Dry Eye

Dry eye is a condition in which the tear glands are unable to provide adequate moisture to the eye. Each eye has two tear glands, one is located above the eye within the orbit and another, smaller gland is associated with the third eyelid. While this can occasionally be caused by trauma, hypothyroidism, or a drug reaction, most cases are inherited or due to unknown causes. The condition usually affects both eyes, is chronic, and requires management for the duration of the dog’s life to prevent discomfort and loss of vision associated with scarring of the surface of the eye. Dogs with this condition are also more susceptible to eye infections which can complicate treatment. Symptoms include redness, a thick discharge from the eyes and, with time, cloudiness and loss of vision.

Treatment for “dry eye” may be either medical or surgical. Fortunately, most animals respond well to medical therapy, designed to stimulate the tear gland to produce more tears. Cyclosporine is the name of the medication which is most commonly used twice daily. Removal of discharge from the eyes is also very important as it can serve as a medium for bacterial growth. An eye wash is recommended to irrigate the surface of the eyes. Do not use water or wipe the eyes with a tissue to remove the discharge. Topical antibiotic ointments are often necessary to prevent recurrent bacterial infections. All medications must be applied on a regular schedule to prevent progression of the symptoms and potential vision loss. You may continue to refill the medications until your pet is due for the next recommended re-examination. If your pet ever requires oral antibiotics for other problems, sulfa medications should not be used as they can further decrease tear production.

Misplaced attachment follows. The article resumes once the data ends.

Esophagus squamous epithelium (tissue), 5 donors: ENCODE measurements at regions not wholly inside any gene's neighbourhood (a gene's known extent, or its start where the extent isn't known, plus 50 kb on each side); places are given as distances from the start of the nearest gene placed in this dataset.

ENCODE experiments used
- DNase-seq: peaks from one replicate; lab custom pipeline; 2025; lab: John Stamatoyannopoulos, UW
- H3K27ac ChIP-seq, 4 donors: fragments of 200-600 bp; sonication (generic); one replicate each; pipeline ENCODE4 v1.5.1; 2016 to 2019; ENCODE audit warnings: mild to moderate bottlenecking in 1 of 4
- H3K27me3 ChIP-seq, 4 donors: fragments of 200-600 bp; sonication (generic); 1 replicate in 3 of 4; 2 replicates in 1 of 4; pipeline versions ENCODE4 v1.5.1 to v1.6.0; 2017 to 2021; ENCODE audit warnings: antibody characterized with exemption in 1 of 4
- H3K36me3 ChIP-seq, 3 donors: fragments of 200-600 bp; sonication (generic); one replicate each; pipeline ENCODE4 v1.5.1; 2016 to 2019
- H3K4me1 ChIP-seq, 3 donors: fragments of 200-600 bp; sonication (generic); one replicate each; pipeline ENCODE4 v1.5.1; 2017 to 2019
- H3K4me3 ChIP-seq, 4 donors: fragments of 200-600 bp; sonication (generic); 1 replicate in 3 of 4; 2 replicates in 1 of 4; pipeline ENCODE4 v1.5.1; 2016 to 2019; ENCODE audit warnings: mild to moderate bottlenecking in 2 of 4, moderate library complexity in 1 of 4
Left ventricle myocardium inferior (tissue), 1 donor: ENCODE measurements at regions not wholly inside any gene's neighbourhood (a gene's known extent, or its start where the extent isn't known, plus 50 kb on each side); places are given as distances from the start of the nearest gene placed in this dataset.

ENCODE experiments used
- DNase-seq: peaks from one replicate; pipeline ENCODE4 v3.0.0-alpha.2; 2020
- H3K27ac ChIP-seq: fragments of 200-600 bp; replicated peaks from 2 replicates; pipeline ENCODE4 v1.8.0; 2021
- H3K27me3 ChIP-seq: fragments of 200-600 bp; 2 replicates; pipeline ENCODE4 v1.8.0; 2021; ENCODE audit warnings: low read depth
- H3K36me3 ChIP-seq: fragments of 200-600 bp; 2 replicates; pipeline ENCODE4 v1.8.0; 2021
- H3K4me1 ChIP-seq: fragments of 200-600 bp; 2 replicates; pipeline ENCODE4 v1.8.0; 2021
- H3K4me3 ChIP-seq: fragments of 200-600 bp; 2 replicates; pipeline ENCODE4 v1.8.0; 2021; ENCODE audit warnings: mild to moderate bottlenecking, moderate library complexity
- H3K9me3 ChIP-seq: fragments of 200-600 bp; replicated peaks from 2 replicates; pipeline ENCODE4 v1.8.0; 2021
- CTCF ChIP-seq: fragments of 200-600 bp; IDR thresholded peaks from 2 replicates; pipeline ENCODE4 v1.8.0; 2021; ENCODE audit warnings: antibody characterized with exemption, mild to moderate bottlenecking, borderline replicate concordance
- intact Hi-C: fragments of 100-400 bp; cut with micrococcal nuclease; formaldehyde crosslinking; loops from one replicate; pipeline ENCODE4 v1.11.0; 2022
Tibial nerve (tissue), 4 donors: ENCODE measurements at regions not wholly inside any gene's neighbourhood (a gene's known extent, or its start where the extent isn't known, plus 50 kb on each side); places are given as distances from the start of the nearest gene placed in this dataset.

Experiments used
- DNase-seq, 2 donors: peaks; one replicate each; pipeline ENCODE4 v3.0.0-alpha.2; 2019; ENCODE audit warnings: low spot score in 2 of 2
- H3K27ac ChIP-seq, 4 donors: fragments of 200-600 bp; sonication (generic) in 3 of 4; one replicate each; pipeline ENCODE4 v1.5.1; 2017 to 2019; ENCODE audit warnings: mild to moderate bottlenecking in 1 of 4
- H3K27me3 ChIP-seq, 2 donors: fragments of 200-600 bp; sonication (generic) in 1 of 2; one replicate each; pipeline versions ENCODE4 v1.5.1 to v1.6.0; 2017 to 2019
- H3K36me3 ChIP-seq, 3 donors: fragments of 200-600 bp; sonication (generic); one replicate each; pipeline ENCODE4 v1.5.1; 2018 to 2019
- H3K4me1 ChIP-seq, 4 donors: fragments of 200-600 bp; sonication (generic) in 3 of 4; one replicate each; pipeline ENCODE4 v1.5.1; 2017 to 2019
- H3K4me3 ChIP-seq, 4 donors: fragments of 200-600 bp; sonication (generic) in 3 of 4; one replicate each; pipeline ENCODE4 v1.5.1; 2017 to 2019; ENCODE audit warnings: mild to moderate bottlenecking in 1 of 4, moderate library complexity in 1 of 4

Surgery may be necessary in rare cases where the tear glands are unable to respond to medication. The surgical procedure involves moving a salivary gland duct from the mouth to the eye (parotid duct transposition) to provide a constant source of moisture to the eye. The procedure is very successful in keeping the eye moist but it does not entirely eliminate the need for continued medication. After surgery, the operated eye appears to “tear” while the dog is eating because of stimulation to the salivary gland and it may be necessary to clean and dry the face after mealtime.